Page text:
Digital has given me a lot: remote access has changed my life for the better; I can see, hear and talk to people from around the world; I can make things and remake things. But there has always been the thought that it could disappear in a second in a way that physical things don’t.
The issue was brought to mind just now when reading this A-N article about the potential demise of a physical slide archive at Manchester School of Art. The article on the dedicated blog – here – outlines one of the pressures that digitisation has brought along with its benefits – saving money. This has resulted in a proposal to do away with Manchester’s physical slide archive and just keep a digital one. Surely the powers that be can see that the digital archive isn’t the same thing as the physical archive but rather a virtual copy of it and so there is a real need to keep the original physical archive?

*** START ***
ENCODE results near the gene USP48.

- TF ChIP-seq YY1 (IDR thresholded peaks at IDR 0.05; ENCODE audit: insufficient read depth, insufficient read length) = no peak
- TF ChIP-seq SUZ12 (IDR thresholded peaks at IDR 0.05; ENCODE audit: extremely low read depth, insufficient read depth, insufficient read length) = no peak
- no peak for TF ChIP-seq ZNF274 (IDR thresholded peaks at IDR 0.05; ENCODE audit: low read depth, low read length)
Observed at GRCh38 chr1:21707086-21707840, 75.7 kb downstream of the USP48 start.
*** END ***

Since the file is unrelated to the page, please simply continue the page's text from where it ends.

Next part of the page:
What will happen if everyone follows this path? Will my great grandchildren only know sculptures and paintings in their virtual form? Too much history will be destroyed if we replace the physical with digital copies.
Digital is good, no it’s great. But surely we need both the physical and digital just in case the lights go out and the history of digital is one that just sits on redundant hard drives never to be access or known about again….
Long live digital, but not at any cost.